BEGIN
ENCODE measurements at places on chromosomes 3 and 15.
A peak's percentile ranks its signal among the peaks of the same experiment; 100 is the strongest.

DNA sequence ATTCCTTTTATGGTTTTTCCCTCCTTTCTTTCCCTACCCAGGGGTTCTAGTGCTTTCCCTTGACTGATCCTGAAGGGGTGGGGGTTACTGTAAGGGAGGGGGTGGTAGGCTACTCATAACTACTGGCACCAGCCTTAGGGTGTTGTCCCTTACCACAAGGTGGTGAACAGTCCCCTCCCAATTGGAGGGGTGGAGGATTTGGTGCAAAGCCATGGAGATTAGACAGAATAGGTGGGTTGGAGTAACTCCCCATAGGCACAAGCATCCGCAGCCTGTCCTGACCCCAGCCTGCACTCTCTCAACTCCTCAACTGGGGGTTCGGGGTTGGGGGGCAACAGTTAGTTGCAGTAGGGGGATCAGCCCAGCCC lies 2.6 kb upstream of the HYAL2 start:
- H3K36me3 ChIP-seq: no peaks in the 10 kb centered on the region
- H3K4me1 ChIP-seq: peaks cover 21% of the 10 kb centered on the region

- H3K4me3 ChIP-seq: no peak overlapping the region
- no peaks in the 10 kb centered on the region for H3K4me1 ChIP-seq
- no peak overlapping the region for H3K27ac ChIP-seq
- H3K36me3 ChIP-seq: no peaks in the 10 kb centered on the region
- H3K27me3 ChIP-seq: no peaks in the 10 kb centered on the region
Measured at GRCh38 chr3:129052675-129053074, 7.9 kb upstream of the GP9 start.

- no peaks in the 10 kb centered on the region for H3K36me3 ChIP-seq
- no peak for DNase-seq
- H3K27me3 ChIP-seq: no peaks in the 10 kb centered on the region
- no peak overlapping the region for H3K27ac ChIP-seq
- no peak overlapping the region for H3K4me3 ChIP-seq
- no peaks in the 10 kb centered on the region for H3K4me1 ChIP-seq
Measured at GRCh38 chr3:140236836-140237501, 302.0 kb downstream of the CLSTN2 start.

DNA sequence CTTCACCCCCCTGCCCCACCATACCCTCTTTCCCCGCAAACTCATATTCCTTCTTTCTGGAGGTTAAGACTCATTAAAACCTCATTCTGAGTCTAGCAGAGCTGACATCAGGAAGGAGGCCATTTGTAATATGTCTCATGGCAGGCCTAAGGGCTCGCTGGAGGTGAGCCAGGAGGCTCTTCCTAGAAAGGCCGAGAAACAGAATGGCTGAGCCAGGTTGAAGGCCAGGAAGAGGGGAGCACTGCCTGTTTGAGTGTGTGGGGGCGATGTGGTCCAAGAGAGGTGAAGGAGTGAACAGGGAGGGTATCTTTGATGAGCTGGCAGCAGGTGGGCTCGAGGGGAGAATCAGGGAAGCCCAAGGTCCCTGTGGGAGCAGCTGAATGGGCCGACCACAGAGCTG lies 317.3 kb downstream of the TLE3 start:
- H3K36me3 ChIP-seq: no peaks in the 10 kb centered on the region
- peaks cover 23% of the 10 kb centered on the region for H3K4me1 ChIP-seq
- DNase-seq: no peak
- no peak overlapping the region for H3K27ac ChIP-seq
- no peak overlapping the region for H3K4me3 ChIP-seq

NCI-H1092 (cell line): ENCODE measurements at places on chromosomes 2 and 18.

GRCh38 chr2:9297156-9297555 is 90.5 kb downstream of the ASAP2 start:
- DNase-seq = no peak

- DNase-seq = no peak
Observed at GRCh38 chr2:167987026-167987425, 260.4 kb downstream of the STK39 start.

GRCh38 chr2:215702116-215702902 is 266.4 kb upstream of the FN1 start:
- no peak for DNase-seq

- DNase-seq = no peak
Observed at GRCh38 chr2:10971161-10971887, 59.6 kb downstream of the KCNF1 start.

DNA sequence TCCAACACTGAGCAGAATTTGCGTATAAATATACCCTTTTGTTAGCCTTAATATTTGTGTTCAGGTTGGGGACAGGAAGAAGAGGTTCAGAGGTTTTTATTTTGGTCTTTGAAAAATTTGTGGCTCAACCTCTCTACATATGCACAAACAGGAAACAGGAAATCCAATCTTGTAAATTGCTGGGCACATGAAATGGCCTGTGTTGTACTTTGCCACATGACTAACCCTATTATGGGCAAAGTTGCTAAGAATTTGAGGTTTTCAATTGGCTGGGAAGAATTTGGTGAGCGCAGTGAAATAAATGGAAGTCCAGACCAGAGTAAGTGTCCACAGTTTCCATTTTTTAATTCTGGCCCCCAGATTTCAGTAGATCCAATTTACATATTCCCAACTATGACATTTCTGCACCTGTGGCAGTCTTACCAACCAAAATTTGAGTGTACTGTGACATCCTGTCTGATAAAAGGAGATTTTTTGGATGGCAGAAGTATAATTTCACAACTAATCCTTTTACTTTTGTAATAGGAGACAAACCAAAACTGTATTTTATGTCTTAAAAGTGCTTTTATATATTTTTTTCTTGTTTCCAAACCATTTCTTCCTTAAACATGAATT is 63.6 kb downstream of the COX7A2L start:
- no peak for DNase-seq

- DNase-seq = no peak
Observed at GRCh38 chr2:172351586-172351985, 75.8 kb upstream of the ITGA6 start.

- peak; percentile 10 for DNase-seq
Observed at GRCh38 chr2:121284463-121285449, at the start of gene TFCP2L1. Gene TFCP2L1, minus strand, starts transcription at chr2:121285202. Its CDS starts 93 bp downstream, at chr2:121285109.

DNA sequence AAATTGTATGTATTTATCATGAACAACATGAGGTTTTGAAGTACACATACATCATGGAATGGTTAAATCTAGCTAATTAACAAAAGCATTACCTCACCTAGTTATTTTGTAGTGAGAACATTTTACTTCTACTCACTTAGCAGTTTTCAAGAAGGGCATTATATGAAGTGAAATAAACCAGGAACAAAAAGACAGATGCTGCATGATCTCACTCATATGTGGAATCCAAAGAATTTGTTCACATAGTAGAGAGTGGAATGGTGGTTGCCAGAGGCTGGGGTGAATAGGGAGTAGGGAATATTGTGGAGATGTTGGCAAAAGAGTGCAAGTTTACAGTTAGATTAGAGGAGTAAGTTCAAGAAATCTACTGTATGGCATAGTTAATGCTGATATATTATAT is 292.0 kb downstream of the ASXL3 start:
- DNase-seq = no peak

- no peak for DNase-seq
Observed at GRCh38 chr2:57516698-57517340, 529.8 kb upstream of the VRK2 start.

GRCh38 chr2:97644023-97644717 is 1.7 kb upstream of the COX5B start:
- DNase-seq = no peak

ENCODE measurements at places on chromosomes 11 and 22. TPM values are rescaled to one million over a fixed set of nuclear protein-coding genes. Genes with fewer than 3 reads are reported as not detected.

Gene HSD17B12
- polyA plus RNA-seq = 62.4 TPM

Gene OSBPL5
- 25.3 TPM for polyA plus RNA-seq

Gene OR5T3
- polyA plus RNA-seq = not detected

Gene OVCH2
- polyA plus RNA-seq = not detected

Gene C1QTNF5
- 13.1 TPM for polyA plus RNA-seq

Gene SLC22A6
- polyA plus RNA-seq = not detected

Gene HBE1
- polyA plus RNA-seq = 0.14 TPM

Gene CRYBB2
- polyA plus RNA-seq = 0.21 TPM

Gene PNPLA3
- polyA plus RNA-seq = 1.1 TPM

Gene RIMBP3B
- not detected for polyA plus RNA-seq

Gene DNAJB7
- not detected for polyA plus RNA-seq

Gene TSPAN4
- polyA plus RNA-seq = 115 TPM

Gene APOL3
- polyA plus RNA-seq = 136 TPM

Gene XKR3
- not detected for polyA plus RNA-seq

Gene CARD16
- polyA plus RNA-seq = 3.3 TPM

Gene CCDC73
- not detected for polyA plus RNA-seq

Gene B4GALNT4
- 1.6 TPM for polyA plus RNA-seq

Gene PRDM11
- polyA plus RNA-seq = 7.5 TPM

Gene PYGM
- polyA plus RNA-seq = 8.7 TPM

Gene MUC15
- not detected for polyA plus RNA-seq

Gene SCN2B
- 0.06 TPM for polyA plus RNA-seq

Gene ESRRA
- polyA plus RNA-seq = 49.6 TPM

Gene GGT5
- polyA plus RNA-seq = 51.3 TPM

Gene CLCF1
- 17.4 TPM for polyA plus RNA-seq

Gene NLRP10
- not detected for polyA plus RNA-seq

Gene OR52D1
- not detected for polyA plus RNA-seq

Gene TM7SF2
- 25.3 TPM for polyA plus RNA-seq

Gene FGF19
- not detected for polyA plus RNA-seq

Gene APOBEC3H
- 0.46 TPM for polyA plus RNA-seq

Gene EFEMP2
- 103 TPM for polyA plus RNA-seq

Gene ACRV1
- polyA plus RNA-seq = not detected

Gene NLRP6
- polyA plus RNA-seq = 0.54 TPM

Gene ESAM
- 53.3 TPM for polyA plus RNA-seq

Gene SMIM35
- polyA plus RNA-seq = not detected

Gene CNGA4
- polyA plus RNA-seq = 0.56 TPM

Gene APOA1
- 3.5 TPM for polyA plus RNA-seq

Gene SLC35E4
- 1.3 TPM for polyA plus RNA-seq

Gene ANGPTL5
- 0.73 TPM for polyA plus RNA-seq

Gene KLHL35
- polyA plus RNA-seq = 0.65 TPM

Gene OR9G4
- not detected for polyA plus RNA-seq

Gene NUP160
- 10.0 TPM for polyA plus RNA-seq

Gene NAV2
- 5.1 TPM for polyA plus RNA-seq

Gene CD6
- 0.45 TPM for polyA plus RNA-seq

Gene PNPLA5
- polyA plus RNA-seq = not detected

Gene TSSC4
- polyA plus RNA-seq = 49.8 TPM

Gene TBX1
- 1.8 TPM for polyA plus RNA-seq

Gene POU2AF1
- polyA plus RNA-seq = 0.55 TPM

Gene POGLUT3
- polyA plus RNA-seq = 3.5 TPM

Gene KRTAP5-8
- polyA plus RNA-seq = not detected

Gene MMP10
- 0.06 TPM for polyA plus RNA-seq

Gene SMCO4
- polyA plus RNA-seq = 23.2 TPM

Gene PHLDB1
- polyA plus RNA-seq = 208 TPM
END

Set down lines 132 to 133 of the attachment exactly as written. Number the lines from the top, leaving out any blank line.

- 0.45 TPM for polyA plus RNA-seq

Gene PNPLA5